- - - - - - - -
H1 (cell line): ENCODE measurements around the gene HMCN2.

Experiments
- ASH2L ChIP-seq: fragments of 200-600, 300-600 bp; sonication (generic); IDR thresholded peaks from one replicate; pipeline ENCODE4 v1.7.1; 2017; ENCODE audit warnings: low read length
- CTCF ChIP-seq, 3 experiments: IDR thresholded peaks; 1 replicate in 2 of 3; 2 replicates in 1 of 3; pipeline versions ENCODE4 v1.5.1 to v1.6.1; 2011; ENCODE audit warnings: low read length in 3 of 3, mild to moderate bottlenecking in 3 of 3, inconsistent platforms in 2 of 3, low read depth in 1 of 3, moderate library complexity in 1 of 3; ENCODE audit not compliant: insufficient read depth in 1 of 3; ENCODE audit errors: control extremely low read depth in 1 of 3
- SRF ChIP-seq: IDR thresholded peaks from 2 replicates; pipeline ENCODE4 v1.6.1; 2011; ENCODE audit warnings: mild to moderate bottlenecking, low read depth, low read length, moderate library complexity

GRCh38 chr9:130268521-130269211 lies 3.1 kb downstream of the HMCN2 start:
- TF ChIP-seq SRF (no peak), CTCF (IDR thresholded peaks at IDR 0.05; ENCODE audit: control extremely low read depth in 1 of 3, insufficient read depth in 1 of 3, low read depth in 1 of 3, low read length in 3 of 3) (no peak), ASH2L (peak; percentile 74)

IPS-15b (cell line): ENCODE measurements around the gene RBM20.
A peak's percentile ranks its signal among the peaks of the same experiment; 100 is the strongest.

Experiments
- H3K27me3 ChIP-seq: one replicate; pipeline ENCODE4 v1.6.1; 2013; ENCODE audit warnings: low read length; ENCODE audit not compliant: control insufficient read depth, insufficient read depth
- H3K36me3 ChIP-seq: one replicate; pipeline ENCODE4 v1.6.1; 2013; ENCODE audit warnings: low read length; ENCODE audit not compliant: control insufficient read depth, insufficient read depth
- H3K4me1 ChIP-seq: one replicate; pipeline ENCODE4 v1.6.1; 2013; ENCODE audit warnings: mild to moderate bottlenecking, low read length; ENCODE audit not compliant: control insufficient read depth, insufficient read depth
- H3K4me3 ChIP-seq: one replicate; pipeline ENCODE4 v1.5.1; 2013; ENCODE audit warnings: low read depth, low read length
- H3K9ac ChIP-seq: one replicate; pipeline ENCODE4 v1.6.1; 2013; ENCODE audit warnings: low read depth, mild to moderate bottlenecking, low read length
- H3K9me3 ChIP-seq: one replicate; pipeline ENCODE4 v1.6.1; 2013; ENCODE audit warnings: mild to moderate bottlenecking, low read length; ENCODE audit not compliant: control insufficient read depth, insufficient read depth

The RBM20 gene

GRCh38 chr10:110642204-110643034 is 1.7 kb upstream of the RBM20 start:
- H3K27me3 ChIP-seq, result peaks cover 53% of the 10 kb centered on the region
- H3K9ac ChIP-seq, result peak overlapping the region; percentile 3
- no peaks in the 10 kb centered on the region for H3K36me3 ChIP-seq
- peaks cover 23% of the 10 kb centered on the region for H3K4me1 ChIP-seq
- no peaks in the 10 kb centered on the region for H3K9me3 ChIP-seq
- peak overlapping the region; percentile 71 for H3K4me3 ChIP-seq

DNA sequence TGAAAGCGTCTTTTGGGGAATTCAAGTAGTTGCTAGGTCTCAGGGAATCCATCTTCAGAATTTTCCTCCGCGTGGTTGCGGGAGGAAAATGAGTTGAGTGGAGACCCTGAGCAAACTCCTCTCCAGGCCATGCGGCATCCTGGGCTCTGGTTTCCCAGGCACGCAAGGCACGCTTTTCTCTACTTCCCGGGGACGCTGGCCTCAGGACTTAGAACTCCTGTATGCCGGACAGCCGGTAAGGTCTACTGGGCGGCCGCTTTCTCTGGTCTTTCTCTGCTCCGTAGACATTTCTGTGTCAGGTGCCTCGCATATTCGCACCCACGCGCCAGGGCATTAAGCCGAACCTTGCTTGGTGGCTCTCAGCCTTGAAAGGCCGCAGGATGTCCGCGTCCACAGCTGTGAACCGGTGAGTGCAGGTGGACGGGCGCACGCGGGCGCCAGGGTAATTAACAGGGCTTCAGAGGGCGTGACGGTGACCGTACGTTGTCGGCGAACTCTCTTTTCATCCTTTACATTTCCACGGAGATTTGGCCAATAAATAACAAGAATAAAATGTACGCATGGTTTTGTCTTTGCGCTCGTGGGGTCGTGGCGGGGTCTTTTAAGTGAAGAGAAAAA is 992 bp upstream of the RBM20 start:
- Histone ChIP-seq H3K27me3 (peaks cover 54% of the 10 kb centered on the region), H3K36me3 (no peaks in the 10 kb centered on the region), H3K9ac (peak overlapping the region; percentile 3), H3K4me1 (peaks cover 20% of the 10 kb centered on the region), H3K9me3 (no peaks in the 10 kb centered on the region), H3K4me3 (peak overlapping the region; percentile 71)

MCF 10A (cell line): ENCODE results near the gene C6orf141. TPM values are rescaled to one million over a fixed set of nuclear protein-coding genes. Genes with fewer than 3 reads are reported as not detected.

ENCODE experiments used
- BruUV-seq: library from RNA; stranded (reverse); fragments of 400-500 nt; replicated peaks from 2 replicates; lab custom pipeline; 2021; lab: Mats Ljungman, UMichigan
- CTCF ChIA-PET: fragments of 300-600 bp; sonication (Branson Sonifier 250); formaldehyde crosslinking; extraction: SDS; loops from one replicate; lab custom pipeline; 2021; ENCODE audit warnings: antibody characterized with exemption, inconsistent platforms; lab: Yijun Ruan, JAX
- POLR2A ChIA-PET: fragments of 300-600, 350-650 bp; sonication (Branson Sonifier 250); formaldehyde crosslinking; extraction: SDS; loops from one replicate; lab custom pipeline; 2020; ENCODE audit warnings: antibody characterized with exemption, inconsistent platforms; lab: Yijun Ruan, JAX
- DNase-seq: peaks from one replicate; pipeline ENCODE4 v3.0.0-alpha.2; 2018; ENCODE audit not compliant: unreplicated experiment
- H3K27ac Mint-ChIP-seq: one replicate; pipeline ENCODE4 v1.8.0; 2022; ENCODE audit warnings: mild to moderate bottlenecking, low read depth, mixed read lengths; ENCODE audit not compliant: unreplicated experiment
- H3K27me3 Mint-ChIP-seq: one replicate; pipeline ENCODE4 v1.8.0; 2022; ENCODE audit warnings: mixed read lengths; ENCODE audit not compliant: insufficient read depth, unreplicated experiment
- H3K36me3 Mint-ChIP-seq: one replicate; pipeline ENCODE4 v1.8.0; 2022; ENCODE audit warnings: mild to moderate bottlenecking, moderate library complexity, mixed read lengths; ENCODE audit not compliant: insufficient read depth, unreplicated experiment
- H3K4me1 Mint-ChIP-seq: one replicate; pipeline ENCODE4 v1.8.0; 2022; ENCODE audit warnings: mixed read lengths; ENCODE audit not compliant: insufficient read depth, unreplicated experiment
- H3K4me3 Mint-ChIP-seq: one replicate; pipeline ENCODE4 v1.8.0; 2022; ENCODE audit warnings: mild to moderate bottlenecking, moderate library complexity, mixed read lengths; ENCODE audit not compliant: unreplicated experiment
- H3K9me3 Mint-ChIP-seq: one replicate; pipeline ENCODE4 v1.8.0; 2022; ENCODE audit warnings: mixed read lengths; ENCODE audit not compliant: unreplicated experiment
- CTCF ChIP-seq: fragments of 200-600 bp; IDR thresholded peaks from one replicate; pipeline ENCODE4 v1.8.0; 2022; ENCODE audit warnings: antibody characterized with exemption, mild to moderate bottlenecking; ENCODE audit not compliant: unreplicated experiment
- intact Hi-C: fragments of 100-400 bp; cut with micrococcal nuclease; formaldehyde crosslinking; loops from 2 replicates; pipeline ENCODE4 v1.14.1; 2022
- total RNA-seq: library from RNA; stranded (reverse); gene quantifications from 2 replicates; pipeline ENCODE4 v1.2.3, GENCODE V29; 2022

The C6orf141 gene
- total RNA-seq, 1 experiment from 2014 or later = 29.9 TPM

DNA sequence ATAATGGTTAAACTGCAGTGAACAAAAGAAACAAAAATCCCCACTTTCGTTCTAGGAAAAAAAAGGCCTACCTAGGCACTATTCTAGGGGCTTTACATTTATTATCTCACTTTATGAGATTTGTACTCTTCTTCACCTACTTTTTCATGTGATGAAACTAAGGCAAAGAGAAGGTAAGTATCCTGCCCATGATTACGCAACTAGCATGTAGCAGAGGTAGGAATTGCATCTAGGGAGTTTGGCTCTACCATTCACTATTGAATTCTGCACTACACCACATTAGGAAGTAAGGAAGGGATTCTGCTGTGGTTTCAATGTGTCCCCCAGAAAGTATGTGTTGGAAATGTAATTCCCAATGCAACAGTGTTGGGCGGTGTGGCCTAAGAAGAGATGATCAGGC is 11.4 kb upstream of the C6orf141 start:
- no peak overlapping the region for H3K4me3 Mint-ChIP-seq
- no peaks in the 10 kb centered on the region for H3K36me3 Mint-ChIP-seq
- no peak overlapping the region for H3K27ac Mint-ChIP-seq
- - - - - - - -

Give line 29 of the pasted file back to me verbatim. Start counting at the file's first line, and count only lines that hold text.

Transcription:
- BruUV-seq: library from RNA; stranded (reverse); fragments of 400-500 nt; replicated peaks from 2 replicates; lab custom pipeline; 2021; lab: Mats Ljungman, UMichigan